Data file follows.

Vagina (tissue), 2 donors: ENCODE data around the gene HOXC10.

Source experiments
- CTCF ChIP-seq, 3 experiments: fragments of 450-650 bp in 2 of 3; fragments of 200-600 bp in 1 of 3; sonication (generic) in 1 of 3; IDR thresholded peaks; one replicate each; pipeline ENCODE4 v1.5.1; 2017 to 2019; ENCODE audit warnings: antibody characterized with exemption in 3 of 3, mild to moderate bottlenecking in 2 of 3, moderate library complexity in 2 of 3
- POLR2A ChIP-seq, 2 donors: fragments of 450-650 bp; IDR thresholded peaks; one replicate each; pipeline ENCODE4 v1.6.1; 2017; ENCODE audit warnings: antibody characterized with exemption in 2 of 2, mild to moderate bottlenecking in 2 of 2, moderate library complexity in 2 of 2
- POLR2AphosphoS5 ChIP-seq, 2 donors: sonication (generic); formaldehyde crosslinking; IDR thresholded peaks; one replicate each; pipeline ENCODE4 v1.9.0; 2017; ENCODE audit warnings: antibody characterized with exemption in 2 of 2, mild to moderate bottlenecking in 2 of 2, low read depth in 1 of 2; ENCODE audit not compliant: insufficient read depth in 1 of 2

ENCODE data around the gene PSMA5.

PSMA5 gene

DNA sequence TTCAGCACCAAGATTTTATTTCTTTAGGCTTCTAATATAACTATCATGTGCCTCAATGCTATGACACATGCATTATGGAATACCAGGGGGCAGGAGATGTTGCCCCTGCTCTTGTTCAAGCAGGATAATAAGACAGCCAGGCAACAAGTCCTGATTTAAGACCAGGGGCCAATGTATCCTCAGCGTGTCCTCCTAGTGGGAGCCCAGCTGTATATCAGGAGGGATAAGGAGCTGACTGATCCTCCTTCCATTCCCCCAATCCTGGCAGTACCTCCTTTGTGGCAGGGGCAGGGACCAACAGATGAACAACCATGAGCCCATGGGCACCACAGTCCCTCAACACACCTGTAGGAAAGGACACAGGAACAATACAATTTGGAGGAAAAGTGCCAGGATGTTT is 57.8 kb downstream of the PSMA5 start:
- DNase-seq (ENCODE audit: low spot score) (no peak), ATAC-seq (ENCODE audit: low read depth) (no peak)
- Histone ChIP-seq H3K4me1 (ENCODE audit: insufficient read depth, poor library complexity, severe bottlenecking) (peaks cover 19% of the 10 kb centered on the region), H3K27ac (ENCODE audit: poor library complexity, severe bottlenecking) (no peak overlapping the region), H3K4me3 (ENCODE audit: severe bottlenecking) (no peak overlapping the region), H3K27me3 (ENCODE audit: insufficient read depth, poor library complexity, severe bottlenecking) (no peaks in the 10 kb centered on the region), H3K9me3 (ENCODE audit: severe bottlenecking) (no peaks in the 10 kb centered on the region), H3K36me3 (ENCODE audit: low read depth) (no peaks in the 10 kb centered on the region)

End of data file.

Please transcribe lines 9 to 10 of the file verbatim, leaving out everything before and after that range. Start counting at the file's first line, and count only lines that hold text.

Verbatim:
- DNase-seq (ENCODE audit: low spot score) (no peak), ATAC-seq (ENCODE audit: low read depth) (no peak)
- Histone ChIP-seq H3K4me1 (ENCODE audit: insufficient read depth, poor library complexity, severe bottlenecking) (peaks cover 19% of the 10 kb centered on the region), H3K27ac (ENCODE audit: poor library complexity, severe bottlenecking) (no peak overlapping the region), H3K4me3 (ENCODE audit: severe bottlenecking) (no peak overlapping the region), H3K27me3 (ENCODE audit: insufficient read depth, poor library complexity, severe bottlenecking) (no peaks in the 10 kb centered on the region), H3K9me3 (ENCODE audit: severe bottlenecking) (no peaks in the 10 kb centered on the region), H3K36me3 (ENCODE audit: low read depth) (no peaks in the 10 kb centered on the region)